Increasingly, apps are use IoT to connect to other systems, such as ventilation, to boost air quality but also educate consumers on what contributed to those air pollution levels. Whether it be diesel vehicles or buildings, these apps can drive behaviour change and create demand amongst the public for products and services that improve air quality rather than worsen it.
Bus stop filters
Some commuters simply can’t avoid roads around city centres. At the mercy of public transport, it can be hard to plan routes that don’t drag you through the most polluting parts of a city. The frequent delays on bus routes also adds to the exposure for certain individuals.
Fortunately, the Body Shop has partnered with a scientific research organisation to launch a new technology which aims to deliver up to 95% cleaner air at bus stops across London. Air cleaning units have been added at The Body Shop branded advertising at three bus stop sites in New Oxford Street, Tottenham Court Road and High Holborn.
Developed by Airlabs, the system traps particulate matter via a filtration system to protect bus passengers who are at high risk from pollution exposure. The project will showcase the role that technology can play in reducing the levels of exposure the city’s population is faced with, and could be rolled out at numerous stops and buildings based on its success.
Air pollution isn’t a UK-specific issue and countries like China arguably have worse air quality records. The Chinese aren’t oblivious to this and are already trialling solutions, notably in the eastern city of Nanjing. That’s where Italian architects Stefano Boeri are hoping to demonstrate the potential of green buildings in the city.
The firm is set to build two skyscrapers in the city that will house up to 1,100 trees and 2,500 shrubs across rooftops and balconies. Construction is already underway and the buildings are expected to be completed next year. According to the architects, the “vertical forest” will contribute to regenerating local biodiversity, and provide 25 tons of CO2 absorption each year and will produce about 60 kg of Oxygen per day.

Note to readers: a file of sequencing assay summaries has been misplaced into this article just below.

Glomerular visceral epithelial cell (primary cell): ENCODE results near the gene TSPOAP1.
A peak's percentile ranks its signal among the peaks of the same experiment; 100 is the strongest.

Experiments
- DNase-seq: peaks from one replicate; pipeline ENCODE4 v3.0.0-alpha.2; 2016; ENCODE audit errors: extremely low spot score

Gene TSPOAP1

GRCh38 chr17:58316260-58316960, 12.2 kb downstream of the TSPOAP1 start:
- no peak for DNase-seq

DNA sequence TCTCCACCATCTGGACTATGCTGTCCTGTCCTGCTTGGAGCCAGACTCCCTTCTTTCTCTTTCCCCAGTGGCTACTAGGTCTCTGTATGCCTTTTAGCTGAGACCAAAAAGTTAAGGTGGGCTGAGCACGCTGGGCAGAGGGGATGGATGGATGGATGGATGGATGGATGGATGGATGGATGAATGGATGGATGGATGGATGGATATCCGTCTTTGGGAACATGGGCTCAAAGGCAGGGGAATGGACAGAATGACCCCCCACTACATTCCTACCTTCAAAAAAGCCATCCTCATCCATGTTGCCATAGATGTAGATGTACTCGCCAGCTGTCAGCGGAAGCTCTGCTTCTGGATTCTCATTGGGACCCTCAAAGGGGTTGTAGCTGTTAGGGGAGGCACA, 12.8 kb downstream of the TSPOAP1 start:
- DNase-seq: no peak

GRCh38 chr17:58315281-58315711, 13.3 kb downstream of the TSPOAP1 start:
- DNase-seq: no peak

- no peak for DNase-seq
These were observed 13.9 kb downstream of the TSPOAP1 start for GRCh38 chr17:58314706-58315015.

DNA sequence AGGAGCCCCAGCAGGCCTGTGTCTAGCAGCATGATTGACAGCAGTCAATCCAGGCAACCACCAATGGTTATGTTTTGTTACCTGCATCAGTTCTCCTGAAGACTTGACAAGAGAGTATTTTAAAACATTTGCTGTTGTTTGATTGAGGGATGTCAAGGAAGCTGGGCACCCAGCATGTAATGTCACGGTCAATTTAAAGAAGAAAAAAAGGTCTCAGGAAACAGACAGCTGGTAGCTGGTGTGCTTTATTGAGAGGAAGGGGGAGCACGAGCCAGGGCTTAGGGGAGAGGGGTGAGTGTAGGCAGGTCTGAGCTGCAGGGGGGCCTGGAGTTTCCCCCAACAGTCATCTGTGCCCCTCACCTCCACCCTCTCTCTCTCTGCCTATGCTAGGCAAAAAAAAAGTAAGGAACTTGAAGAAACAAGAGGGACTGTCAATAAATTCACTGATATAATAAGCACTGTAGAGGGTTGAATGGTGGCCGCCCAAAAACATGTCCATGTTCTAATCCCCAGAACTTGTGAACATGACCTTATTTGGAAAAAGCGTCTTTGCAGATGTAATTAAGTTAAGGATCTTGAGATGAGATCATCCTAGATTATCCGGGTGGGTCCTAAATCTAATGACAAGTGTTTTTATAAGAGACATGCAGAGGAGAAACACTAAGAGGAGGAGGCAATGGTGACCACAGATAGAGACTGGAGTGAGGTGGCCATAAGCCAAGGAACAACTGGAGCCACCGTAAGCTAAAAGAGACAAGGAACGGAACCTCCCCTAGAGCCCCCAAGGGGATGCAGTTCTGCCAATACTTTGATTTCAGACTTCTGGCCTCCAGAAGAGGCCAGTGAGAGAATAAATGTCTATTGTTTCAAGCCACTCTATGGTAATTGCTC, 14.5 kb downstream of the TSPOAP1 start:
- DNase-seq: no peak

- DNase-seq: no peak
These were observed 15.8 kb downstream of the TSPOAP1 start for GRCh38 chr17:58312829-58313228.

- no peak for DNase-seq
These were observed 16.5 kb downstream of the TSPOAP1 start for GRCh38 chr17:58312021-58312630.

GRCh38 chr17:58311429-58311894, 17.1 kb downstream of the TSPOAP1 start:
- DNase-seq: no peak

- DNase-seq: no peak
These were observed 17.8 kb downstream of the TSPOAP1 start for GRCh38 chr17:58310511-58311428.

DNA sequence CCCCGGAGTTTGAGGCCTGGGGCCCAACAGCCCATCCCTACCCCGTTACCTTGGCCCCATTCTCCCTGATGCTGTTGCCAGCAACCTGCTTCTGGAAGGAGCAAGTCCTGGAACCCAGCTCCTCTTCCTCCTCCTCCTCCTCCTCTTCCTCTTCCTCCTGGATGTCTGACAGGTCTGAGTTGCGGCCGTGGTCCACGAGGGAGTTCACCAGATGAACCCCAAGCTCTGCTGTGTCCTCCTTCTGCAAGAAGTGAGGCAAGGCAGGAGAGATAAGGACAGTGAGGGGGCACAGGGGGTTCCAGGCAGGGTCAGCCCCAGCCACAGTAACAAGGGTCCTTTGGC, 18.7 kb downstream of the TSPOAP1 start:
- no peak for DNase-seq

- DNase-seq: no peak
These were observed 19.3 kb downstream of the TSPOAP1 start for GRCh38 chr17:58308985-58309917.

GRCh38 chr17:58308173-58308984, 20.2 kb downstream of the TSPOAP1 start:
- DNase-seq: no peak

What is especially innovative about these designs is that the firm’s goal is to create an entire city of forests in Nanjing, and potentially roll it out to other cities. These two buildings, which feature museums, schools and hotels, will act as the blueprint for the company’s vision, which it hopes to create in Nanjing, Liuzhou and Shijiazhuang.
Contrary to popular belief, carbon isn’t inherently evil – so much so that companies like high-tech polymer supplier Covestro are treating it treat it as a valuable raw material that can enhance product specifications and cut key environmental footprints.
Another company adopting a similar mindset is Graviky Labs, a spinoff company from MIT Media Lab working out in India. The start-up is targeting tailpipe emissions from diesel vehicles, and using them as a resource material for an innovative Air-Ink system.
Currently crowd-funding through a Kickstarter campaign, the process attaches a “Kaalink” device to vehicle exhausts. The process is being kept under wraps by the firm, but the device can capture around 93% of the emissions from internal combustion engines, taking just 45 minutes to convert it to an ounce of ink, which will then be sold on as a product.
In the wake of the tragic fire that engulfed Grenfell Tower in Latimer Road, West London, rescued residents and commuters were seen wearing surgical masks as a means to protect themselves from breathing in the smog. The masks are a popular and necessary apparel choice in China as well, but “wearable technology” might be about to change this.
At the Consumer Electronics Show (CES) in Las Vegas earlier this year, French start-up Clausette introduced the world to Wair, a scarf that doubles-up as a device that filters out harmful air pollutants. A small filter is hidden inside the scarf and can continuously monitor outside pollution in real-time to send air quality updates to users.
Wair uses a triple later filter to capture and stop micro-particles, pollens and bacteria. The filter needs recharging once every 1-2 months. Priced between $56-90, the scarf can also suggest new travel routes with improved air quality through an app called Supairman.